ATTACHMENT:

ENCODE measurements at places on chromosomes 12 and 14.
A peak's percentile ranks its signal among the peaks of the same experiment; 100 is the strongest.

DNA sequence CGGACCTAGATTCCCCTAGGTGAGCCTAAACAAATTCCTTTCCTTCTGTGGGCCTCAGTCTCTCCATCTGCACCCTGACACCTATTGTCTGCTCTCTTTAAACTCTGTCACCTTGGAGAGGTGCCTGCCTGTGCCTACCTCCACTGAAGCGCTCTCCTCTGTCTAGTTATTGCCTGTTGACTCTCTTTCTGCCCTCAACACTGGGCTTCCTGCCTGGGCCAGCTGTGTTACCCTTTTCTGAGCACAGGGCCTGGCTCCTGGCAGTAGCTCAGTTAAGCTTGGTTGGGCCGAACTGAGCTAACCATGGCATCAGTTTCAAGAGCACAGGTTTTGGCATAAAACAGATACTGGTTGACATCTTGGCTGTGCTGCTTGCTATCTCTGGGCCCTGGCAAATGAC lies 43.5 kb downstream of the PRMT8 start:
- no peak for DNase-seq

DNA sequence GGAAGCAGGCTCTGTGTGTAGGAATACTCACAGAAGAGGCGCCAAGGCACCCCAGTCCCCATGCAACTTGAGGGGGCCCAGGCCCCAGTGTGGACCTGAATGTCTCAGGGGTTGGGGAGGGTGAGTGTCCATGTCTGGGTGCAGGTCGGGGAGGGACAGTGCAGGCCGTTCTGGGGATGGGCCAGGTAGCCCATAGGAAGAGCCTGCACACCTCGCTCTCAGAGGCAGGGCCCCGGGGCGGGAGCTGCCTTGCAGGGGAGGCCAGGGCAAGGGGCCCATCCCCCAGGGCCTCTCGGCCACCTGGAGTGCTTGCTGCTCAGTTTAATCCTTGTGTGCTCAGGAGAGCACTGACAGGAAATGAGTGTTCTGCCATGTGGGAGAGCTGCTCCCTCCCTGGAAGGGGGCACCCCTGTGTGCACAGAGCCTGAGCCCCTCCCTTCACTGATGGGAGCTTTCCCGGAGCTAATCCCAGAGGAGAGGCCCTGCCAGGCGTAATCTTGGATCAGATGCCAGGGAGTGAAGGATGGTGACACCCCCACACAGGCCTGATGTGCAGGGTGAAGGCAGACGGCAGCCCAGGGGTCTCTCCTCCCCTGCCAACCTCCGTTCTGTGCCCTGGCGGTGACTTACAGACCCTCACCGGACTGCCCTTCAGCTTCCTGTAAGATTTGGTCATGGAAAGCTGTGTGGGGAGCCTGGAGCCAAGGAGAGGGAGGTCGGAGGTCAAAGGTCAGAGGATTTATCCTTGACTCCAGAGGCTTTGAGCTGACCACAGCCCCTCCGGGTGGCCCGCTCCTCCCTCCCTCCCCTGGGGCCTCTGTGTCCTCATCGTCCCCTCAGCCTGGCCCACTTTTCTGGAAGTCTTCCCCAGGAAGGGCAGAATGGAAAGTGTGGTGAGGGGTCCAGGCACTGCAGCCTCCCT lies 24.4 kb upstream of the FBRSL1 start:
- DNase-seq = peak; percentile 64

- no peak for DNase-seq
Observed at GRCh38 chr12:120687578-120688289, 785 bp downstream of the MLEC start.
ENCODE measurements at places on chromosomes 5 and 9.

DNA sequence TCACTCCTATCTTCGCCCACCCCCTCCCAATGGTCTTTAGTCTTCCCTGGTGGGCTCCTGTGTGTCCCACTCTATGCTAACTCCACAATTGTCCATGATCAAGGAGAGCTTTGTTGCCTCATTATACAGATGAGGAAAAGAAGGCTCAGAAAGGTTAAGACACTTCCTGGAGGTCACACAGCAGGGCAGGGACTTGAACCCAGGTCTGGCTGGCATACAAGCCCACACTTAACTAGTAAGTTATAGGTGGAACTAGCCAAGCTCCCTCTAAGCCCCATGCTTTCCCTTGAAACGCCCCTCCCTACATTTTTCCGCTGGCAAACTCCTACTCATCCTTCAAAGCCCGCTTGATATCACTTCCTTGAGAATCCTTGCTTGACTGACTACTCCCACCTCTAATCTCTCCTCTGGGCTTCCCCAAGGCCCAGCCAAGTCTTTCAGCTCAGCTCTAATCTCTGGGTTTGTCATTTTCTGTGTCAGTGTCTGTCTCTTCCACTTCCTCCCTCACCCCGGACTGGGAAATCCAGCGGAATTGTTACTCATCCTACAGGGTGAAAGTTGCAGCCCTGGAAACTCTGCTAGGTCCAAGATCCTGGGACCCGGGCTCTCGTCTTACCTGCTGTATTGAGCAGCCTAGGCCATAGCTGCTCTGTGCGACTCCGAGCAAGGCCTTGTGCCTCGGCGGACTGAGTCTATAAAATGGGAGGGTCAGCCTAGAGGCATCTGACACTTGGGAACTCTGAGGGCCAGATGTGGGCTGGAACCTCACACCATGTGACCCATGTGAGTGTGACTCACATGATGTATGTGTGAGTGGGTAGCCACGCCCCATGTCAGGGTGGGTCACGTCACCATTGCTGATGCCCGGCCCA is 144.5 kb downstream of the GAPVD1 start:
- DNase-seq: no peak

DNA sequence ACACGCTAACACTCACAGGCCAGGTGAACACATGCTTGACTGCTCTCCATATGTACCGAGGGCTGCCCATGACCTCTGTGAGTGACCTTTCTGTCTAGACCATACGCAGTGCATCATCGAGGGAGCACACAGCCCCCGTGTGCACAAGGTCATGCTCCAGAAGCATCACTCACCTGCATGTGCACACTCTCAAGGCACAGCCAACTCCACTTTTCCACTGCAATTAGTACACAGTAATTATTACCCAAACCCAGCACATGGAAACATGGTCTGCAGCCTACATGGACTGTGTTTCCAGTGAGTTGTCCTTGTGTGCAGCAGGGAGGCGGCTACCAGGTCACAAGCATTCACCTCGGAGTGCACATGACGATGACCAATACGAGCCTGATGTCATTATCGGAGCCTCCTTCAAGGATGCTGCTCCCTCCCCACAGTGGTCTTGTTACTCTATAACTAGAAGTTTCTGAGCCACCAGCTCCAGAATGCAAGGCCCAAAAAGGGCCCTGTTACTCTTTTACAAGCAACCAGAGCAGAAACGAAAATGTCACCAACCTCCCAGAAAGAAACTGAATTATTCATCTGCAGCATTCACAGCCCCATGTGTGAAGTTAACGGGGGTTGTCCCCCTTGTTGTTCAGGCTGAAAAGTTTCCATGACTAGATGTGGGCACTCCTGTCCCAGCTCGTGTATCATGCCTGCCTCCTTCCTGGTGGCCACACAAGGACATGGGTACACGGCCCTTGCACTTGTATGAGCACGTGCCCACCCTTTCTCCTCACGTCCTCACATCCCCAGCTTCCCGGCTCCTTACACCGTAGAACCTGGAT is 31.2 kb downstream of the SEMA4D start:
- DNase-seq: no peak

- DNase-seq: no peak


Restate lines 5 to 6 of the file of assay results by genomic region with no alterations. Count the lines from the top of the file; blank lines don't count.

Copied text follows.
DNA sequence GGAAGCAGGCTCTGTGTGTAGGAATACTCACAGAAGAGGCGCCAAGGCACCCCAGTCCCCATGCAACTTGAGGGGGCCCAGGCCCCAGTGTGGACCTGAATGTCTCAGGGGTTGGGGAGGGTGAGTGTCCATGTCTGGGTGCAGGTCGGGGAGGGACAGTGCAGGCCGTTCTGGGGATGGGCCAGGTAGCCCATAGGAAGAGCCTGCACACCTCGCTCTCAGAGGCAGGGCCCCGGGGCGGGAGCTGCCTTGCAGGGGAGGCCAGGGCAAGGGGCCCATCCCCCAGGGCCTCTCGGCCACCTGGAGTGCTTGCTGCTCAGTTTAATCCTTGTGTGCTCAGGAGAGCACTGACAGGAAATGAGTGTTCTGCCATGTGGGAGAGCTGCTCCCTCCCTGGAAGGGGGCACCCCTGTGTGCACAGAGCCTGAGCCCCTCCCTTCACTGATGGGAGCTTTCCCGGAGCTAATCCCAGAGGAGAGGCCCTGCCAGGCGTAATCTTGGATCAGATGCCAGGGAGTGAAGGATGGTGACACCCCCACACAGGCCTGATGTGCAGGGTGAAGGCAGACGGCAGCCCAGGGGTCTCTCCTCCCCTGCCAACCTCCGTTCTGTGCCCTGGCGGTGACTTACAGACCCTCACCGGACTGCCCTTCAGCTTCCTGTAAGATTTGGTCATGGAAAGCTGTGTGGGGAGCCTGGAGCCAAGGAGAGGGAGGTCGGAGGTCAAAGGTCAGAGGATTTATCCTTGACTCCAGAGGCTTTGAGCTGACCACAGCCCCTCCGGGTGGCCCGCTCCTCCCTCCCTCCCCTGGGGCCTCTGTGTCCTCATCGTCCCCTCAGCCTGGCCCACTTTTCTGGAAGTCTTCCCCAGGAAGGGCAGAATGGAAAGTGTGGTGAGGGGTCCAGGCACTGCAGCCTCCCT lies 24.4 kb upstream of the FBRSL1 start:
- DNase-seq = peak; percentile 64